Based in Oakland, the Athletics are popularly known as "the A’s" and are a member of the Western Division of MLB’s American League. While the Athletics have often been playoff contenders, they have not returned to the World Series since 1990. The Athletics are one of the most economically disadvantaged MLB teams. Because of the economic structure of baseball, which does not split team revenues as evenly as other sports, there is wide disparity between rich and poor teams, and the Athletics are a poor team in revenues. The Athletics are heavily dependent on revenue sharing from other Clubs.

The Oakland Athletics are housed in the fourth-oldest ballpark in the majors, commonly known as the Oakland Coliseum. The Oakland Coliseum is the only remaining multi-purpose stadium in the United States, serving as a full-time home to both an MLB Club (the A’s) and a National Football League team (the Raiders).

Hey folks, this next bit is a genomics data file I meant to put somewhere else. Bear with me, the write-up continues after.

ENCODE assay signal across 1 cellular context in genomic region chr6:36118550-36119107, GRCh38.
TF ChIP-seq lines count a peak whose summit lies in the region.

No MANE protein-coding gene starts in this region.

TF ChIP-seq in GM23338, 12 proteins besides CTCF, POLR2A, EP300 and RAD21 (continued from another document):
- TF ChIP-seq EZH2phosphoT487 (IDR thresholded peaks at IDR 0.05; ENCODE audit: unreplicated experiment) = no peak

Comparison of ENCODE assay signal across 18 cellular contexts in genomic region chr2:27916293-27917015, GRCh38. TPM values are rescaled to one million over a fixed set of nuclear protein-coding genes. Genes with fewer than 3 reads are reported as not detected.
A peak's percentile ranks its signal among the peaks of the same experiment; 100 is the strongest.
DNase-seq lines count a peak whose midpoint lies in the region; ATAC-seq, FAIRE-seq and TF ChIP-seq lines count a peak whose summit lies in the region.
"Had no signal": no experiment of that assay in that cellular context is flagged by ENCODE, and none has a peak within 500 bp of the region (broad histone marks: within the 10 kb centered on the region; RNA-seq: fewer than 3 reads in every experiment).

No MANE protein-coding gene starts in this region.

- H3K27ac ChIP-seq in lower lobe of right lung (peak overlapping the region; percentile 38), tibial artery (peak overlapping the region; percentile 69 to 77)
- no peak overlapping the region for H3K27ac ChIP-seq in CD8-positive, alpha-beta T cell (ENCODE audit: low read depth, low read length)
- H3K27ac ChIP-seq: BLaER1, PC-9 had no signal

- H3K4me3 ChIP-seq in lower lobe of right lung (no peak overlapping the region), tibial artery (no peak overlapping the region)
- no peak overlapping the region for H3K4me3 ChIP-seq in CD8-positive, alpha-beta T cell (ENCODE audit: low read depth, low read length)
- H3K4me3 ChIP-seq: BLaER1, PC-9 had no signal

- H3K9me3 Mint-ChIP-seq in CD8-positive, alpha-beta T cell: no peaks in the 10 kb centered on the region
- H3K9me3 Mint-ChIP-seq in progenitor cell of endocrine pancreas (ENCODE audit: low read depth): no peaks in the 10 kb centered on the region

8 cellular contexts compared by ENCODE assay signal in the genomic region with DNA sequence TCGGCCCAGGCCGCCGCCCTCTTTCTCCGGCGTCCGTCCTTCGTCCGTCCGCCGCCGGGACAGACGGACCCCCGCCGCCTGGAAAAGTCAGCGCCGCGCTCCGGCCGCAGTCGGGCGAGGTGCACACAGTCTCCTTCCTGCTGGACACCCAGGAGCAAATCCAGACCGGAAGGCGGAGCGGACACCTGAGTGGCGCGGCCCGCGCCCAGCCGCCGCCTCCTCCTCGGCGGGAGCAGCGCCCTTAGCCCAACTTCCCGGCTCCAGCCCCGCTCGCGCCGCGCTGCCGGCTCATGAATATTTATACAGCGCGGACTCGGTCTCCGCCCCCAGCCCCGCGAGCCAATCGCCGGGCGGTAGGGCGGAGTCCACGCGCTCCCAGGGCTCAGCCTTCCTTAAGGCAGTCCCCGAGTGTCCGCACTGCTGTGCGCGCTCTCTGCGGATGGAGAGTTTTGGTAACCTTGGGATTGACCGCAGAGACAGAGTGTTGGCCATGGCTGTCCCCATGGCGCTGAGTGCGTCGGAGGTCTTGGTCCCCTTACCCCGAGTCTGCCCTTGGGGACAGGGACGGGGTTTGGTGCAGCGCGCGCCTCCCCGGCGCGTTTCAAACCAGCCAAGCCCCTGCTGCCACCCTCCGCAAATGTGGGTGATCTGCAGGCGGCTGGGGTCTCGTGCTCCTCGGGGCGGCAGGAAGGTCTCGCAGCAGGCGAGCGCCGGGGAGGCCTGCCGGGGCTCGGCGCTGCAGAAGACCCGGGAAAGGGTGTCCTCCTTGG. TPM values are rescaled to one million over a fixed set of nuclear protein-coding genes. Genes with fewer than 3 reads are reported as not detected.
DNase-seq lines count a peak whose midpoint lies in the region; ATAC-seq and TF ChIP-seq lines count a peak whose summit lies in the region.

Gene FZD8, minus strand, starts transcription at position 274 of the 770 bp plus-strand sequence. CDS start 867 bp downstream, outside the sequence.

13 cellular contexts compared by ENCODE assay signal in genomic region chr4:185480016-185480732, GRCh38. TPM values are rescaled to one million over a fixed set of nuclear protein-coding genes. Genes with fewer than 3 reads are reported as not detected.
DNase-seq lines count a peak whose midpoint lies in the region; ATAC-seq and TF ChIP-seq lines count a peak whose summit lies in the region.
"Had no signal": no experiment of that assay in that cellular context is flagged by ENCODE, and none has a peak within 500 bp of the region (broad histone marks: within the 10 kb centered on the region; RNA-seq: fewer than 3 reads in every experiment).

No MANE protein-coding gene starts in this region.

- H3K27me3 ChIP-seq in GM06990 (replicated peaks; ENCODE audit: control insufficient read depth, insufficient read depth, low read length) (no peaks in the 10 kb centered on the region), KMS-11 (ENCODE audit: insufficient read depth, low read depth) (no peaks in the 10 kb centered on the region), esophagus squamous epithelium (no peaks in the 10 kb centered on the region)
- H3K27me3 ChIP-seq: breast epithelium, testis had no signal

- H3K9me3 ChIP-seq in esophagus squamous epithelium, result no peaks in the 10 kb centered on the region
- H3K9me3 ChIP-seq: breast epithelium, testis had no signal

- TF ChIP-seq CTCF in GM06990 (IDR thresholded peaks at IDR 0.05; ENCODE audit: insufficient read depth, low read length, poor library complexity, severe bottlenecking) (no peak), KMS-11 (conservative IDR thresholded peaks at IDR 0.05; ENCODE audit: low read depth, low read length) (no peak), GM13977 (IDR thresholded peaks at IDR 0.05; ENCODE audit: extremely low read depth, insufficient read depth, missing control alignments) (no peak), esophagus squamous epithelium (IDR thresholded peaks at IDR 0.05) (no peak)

Since the 1990’s, attendance at A’s games has plummeted and average attendance at the A’s home games is the 25th of the 30 MLB Clubs. In 2014, the A’s drew 2,003,628 for their home games (25,045 per game), ranking 25 of 30 Clubs; the Giants drew 3,368,697 for their home games (41,588 per game), ranking 4 of 30 Clubs.

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C. Relevant History of the Cross Bay Rival—The Giants

The San Francisco Giants are a Major League Baseball Club based in San Francisco, California, playing in the National League West Division. The Giants are currently the reigning World Series champion. The current home of the Giants is AT&T Park, located at the edge of downtown San Francisco and the San Francisco Bay. AT&T Park is widely-acclaimed as one of the best ballparks in the league with its state-of-the-art design and breathtaking views. However, before moving to AT&T Park in 2000, the Giants played their home games in Candlestick Park (from 1960—2000).